There are several possible mechanisms which can explain the association of education to cognitive function. First, education may simply reflect better health or other behavioral choices that in turn lead to maintenance of cognitive function. That is, the relation between education and cognition may be largely due to confounding. However, our finding that effects of education persisted after carefully adjusting for numerous health and behavioral characteristics in a population of health professionals, relatively homogeneous in their health habits and access to healthcare, suggests that confounding by health status is not the most likely explanation. Secondly, higher levels of education may improve an individual’s ability to perform on tests of cognitive function or to hide mild cognitive deficits. Again, in our group of educated professionals, it does not seem likely that this could completely explain the substantial differences in performance that we observed between women who are all highly educated.
Thus, our data suggest it is most likely that education exerts direct effects on brain structure or function. One hypothesis proposes that education may act early in life by increasing synapse number or vascularization and creating cognitive reserves. This has been called the “reserve capacity” hypothesis, in which it is believed that those with a greater cognitive reserve can tolerate more brain disturbance before manifesting cognitive symptoms. Interestingly, a recent study indicated that level of education modulated the effects of cerebral white matter hyperintensities (WMH) on cognition; with significant associations between severe WMH and lower cognitive performances in participants with lower levels of education but not in those with higher education. Another study also suggested that the relation of neuritic and diffuse plaques to cognition was modified by level of education. An additional hypothesis is that education in early life may have effects in later life, if those with more education continue searching for mental stimulation (the “use it or lose it” hypothesis), possibly leading to beneficial neurochemical or structural alterations in the brain.[15, 18] Indeed, several studies have found that mental stimulation from social or leisure activities[19, 20] was associated with decreased incidence of cognitive decline and dementia.[21, 22]
Fewer research has addressed the effect of income on cognitive function, and results have not been entirely consistent. In their cross-sectional study, Cagney et al. reported that, compared with those whose yearly income was greater than $50,000, those with income below $5,000 had lower scores by 0.36 to 0.98 points (p<0.05) in tests of memory, working memory, knowledge, language, and orientation; net worth - consisting of value of home owned, checking or savings accounts, etc - had greater effects than income. In a prospective study, Evans et al. reported that each $5000 increase in income predicted a 0.03-point increase in immediate memory score (p=0.04), but they found no effect of income on the results of a mental status test. In a large-scale investigation of women with more than high school education, there was no effect of census tract median household income, although this is a relatively crude measure of income. Findings from our current study generally support a relation between household income and cognitive function. However, further study using alternate measures of socioeconomic status (eg, net worth) may be useful in better evaluating this relationship since household income alone may not fully represent socioeconomic status, especially in older persons. Moreover, the greater attenuation of effect estimates we found after multivariable adjustment in analyses of income than of education suggests that apparent relations with income may be partly mediated by health and lifestyle factors; thus, further research regarding mechanisms explaining the relation between income and cognition will be important.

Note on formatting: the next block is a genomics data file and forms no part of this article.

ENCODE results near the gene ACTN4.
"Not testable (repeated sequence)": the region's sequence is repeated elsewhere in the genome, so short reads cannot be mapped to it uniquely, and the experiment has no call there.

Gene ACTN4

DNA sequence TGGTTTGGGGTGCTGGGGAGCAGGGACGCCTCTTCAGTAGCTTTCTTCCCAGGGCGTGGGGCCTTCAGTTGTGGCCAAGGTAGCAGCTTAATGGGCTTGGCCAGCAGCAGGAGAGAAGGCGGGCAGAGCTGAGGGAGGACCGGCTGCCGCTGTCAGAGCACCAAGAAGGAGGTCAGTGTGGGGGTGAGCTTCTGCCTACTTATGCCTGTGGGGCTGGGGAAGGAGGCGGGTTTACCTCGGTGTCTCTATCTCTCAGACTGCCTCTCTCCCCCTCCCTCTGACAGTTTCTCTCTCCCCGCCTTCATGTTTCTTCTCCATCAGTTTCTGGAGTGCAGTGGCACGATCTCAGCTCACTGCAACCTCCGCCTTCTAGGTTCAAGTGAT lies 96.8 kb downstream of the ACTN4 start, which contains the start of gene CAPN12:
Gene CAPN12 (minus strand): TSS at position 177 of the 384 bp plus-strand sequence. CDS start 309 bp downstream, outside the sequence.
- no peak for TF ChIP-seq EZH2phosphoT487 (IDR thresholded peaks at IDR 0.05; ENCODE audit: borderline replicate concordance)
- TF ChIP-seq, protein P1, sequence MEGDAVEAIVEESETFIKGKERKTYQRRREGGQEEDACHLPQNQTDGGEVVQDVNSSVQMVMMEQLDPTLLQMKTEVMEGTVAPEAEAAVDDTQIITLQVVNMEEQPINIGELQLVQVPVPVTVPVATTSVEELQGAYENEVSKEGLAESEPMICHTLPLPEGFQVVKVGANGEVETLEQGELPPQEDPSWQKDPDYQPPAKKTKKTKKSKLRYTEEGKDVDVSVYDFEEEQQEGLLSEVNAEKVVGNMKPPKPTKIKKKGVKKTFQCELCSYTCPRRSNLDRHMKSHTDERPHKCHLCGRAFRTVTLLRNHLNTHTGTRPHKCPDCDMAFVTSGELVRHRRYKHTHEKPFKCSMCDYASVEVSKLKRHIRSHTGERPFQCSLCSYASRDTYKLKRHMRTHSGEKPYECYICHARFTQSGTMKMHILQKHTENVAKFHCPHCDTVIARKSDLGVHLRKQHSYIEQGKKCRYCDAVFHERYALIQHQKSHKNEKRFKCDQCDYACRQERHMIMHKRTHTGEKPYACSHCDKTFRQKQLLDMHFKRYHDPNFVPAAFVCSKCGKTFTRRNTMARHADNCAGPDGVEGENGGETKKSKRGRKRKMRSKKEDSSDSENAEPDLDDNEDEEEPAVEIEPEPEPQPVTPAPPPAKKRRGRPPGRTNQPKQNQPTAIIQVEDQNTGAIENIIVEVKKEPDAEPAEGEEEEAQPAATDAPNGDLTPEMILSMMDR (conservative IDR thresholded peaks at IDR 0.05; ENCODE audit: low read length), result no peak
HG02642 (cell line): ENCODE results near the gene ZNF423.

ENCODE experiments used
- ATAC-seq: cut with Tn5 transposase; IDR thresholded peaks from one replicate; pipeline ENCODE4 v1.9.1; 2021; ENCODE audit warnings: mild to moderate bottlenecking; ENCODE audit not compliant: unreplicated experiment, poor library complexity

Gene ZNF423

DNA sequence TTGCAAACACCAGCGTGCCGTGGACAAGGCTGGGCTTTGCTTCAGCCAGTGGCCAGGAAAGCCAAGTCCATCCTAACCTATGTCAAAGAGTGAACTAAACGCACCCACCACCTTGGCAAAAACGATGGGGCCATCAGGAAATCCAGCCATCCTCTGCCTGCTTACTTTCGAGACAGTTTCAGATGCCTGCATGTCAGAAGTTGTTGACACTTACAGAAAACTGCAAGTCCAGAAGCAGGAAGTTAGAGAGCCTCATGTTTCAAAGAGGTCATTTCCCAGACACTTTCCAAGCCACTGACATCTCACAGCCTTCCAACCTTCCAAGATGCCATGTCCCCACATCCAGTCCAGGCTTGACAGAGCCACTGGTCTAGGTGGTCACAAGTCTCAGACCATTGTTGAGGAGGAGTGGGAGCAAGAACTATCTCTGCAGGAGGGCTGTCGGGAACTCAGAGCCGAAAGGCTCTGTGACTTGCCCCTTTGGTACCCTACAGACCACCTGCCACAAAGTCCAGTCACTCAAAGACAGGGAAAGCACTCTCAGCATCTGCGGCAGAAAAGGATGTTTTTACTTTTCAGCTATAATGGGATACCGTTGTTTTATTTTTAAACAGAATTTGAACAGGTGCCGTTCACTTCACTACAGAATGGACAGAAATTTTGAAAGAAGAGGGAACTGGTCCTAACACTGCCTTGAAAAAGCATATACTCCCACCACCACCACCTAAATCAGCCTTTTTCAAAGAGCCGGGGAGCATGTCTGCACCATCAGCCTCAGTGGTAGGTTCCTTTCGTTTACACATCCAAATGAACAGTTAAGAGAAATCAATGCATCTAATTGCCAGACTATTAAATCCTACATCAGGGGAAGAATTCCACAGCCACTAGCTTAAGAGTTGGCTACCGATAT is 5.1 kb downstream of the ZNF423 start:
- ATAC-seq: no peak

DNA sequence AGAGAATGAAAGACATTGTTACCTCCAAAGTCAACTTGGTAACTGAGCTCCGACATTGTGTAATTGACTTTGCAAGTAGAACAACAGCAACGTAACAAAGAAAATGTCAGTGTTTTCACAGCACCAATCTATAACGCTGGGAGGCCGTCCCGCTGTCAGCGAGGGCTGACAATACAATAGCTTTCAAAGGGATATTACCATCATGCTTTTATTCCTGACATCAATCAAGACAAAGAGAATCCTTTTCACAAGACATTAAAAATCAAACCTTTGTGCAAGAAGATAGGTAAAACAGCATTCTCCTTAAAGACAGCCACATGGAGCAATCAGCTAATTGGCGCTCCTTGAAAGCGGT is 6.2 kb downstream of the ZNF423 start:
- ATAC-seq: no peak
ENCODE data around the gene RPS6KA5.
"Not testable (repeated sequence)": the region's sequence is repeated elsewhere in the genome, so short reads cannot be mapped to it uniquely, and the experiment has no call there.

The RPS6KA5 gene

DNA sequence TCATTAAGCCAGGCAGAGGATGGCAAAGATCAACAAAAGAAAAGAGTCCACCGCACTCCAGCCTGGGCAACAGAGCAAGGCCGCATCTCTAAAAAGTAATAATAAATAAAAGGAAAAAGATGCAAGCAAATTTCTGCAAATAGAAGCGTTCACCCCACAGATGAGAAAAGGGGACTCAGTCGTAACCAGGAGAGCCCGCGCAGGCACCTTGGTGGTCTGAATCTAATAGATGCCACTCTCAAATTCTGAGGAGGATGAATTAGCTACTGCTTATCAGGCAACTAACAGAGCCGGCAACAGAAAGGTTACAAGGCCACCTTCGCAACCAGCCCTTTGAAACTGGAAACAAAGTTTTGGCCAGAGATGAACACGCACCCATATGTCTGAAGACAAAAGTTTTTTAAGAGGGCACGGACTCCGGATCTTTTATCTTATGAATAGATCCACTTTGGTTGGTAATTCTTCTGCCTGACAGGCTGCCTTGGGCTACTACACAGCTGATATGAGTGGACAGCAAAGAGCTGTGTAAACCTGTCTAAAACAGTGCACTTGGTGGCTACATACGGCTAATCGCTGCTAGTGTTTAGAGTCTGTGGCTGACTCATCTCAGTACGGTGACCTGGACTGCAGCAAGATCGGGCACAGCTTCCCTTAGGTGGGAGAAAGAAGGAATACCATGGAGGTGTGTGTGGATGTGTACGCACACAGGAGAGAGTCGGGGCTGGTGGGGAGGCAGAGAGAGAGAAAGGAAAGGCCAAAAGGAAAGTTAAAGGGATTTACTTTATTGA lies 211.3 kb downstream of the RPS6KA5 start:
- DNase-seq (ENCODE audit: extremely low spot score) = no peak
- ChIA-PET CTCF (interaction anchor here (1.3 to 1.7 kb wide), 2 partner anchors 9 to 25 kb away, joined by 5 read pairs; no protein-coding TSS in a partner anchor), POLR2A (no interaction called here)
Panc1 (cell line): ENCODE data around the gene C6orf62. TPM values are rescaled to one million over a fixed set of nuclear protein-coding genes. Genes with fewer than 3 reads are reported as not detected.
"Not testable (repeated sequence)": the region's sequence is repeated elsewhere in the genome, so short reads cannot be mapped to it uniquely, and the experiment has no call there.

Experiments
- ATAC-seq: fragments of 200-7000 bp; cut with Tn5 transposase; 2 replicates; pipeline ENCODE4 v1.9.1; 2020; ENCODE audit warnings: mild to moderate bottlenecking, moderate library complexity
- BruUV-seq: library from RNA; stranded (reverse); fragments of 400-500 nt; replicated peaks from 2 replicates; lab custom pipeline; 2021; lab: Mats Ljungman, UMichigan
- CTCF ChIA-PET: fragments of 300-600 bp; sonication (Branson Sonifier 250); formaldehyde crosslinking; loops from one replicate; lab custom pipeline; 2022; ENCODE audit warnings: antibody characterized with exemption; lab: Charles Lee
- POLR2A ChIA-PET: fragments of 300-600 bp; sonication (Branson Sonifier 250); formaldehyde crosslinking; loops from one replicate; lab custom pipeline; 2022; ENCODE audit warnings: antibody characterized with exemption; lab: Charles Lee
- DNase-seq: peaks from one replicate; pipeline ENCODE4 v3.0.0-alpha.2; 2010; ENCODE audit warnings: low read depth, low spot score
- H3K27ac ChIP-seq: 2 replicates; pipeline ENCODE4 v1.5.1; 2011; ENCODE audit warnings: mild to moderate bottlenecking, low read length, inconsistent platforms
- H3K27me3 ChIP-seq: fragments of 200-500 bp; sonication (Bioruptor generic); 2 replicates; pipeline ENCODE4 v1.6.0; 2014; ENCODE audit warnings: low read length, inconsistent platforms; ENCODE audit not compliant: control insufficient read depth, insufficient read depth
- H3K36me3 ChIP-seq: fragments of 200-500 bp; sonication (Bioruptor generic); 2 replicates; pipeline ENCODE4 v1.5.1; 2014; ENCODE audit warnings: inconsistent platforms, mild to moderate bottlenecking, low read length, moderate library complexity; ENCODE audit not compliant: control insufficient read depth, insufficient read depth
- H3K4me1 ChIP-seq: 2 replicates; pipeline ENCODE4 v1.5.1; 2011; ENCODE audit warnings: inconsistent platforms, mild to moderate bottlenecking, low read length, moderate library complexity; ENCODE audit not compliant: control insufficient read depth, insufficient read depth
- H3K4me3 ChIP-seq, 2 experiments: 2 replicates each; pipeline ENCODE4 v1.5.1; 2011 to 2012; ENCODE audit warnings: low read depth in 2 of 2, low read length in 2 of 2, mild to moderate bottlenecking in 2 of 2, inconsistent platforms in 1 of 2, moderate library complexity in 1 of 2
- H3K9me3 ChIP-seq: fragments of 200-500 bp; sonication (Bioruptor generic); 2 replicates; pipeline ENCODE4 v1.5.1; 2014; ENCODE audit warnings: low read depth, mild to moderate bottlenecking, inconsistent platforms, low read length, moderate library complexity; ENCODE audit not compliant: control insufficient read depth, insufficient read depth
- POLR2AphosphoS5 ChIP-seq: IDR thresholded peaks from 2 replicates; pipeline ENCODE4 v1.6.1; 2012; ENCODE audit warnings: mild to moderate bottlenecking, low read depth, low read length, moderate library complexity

Overall, we found clear relations between education, income, and cognitive function. In particular, this may point to feasible means for reducing cognitive decline if the relation with education might be explained by increased cognitive reserve or increased mental stimulation in those with higher levels of education.
This study was supported by grants AG15933, HL 43851, and CA 47988 from the National Institutes of Health.